- Soybeans dip after climbing to highest since June 2016.
- Corn, wheat ease; strong demand, tight supply limit losses.
SINGAPORE/PARIS: Chicago soybean futures fell nearly 1% on Thursday, after hitting their highest level since June 2016 in the previous session on the back of strong demand and dry weather in parts of South America.
Corn and wheat also weakened, following the trend.
"Soybeans showed significant volatility yesterday in Chicago. However, the price levels reached could end up limiting the enthusiasm of buyers," French consultancy Agritel said in a note.
The most-active soybean contract on the Chicago Board Of Trade (CBOT) fell 0.9% to $11.65-1/2 a bushel by 1100 GMT. The market climbed to its highest since June 2016 at $11.90 a bushel on Wednesday.
Corn was down 1.2% at $4.20-3/4 a bushel, after rising to their highest level in 16 months the previous day, and wheat lost 0.5% at $5.94-1/2 a bushel.
Global grain and oilseed markets have been supported by dry weather in South America and strong demand from China. Recent rains have alleviated some of the weather stress in Brazil and Argentina, but tightening global supplies, particularly for soybeans, have left little room for a crop shortfall.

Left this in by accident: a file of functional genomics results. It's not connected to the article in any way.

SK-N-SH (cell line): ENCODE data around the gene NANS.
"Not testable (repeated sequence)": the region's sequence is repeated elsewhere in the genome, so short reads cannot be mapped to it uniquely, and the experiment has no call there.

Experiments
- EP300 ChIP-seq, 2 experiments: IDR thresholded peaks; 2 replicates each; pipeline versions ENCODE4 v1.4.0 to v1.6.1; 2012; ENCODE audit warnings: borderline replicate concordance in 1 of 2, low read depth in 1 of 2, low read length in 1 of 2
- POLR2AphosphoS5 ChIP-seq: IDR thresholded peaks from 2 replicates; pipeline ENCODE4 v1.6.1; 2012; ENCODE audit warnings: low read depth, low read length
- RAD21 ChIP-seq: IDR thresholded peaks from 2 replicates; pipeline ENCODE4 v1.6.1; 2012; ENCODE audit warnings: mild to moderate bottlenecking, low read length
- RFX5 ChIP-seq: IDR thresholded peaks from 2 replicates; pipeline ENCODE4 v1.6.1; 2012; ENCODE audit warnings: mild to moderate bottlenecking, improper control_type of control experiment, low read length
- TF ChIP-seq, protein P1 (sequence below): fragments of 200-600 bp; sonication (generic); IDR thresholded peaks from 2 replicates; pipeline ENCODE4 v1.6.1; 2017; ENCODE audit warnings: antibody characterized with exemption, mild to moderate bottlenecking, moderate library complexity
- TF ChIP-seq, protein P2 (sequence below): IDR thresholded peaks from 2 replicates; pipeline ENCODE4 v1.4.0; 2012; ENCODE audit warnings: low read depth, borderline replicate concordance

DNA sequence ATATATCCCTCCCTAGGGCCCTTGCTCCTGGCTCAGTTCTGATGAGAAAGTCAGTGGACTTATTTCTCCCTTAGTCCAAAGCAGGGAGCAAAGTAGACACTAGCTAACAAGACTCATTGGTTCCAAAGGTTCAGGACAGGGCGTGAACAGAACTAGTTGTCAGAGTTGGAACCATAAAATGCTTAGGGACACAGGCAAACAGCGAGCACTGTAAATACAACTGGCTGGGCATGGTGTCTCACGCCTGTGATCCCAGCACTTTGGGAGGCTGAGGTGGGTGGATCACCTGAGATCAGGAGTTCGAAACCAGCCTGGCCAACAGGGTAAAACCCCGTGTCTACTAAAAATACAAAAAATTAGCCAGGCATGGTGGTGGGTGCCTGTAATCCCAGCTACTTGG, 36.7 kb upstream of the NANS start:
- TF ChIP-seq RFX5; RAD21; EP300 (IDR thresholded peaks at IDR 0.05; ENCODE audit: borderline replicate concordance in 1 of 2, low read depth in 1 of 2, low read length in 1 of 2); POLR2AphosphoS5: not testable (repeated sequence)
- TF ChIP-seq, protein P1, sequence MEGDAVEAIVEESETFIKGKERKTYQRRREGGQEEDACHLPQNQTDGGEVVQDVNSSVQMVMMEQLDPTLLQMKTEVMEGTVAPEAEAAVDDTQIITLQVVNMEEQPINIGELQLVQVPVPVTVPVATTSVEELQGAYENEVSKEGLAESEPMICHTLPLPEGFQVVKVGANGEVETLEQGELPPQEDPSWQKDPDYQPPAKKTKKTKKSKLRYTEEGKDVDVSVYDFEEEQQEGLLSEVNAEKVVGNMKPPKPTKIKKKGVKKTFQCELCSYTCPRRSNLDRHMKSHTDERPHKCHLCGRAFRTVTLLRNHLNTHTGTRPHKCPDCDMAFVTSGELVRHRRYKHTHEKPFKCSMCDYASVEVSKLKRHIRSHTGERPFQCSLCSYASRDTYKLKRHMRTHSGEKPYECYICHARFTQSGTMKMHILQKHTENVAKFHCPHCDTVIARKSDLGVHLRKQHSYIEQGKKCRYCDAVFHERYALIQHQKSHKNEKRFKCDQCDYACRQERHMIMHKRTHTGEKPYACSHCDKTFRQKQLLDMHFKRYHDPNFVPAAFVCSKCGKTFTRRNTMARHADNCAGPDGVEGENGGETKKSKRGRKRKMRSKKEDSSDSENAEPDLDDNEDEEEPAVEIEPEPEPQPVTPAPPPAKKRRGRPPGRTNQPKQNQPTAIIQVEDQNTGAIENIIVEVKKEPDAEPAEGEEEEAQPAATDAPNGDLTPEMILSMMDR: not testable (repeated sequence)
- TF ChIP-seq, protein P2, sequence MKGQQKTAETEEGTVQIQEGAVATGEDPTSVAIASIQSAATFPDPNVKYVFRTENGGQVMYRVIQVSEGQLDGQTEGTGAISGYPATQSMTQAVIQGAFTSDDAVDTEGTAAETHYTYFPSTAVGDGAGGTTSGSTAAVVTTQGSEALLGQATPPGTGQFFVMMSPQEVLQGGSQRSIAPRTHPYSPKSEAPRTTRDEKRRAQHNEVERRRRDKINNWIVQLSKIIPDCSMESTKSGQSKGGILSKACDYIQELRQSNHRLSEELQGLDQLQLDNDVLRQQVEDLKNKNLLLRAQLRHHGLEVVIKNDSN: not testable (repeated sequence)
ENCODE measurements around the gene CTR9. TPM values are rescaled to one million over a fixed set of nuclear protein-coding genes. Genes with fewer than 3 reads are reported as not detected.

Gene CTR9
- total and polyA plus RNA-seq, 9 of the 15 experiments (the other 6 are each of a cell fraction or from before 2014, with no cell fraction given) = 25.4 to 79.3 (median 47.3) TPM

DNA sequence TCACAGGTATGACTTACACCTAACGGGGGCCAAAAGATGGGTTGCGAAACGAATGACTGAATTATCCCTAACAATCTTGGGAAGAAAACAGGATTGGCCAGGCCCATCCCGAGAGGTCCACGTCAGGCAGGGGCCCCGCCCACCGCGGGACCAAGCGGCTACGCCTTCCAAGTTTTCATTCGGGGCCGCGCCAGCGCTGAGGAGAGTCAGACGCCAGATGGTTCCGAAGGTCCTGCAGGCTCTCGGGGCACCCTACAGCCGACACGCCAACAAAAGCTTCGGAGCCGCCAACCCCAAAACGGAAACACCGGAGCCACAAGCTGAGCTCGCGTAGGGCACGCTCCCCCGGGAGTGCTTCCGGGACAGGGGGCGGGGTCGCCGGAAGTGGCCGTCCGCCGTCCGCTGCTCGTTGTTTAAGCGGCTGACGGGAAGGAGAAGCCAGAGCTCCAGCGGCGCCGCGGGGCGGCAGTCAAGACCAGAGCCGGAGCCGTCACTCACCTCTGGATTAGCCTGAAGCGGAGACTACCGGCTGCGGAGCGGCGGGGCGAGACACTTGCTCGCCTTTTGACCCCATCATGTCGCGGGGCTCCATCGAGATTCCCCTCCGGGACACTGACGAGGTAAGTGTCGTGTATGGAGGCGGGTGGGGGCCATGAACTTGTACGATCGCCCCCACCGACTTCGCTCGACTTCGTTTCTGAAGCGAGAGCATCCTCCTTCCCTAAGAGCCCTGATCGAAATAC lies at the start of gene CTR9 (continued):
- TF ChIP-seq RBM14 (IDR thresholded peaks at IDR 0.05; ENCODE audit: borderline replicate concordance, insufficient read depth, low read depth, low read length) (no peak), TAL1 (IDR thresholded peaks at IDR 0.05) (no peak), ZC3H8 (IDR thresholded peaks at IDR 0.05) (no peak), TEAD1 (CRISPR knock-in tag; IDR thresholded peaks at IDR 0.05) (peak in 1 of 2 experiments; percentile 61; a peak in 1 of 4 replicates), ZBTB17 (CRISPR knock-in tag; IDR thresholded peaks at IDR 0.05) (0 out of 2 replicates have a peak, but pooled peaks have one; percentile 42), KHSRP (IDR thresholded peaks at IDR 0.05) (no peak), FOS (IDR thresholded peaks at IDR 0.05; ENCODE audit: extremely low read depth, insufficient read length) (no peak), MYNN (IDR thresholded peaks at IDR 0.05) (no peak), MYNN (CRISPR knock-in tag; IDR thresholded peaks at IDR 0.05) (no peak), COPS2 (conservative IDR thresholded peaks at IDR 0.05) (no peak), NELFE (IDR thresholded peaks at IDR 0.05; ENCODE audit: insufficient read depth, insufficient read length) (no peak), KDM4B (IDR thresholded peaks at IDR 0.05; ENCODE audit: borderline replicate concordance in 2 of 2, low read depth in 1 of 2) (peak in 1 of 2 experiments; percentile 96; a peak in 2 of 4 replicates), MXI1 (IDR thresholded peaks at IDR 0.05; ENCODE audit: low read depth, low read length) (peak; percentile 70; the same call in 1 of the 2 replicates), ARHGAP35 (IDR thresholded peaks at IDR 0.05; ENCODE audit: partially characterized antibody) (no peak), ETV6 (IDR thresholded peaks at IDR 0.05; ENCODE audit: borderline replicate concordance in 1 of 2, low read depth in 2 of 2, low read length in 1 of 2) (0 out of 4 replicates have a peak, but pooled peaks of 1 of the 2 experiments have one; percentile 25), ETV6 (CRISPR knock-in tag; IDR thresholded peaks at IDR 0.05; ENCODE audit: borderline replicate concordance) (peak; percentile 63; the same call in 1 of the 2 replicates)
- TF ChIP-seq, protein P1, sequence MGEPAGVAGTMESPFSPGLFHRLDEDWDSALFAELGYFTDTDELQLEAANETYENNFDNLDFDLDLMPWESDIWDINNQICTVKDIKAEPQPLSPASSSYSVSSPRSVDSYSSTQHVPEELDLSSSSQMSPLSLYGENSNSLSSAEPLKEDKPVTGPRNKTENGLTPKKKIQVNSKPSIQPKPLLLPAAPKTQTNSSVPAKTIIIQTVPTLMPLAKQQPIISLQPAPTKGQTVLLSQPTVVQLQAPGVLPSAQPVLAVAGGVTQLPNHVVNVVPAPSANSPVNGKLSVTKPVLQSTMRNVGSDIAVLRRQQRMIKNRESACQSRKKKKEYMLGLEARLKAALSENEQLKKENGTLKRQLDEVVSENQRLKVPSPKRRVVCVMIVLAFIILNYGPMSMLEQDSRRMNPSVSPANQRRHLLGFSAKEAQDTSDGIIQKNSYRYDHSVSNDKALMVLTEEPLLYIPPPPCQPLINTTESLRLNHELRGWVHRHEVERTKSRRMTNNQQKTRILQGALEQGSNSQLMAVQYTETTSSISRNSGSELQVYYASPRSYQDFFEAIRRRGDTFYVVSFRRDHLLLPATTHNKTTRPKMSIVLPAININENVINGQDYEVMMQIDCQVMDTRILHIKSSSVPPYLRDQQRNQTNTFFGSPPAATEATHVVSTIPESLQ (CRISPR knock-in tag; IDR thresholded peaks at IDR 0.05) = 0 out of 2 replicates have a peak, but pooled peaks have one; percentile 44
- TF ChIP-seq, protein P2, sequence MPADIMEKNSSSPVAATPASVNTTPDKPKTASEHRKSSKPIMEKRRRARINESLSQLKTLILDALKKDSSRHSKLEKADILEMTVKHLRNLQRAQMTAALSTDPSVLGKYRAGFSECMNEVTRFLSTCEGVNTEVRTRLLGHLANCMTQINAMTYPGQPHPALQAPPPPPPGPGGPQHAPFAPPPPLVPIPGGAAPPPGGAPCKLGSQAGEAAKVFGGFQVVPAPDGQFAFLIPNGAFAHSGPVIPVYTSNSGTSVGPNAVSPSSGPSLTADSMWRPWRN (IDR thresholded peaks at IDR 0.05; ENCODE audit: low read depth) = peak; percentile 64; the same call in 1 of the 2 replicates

"The rally in agricultural commodities is driven by real fundamentals," said one Singapore-based trader.
The US Department of Agriculture (USDA) on Wednesday said private exporters sold 140,000 tonnes of US corn to undisclosed buyers. That followed recent large corn sales to Mexico and South Korea.
US farmers could plant a record acreage of major field crops next year if favourable prices continue and spring weather allows, a USDA official said on Wednesday.
Commodity funds were net buyers of CBOT corn, soybean, soyoil and wheat futures contracts on Wednesday and net sellers of soymeal, traders said.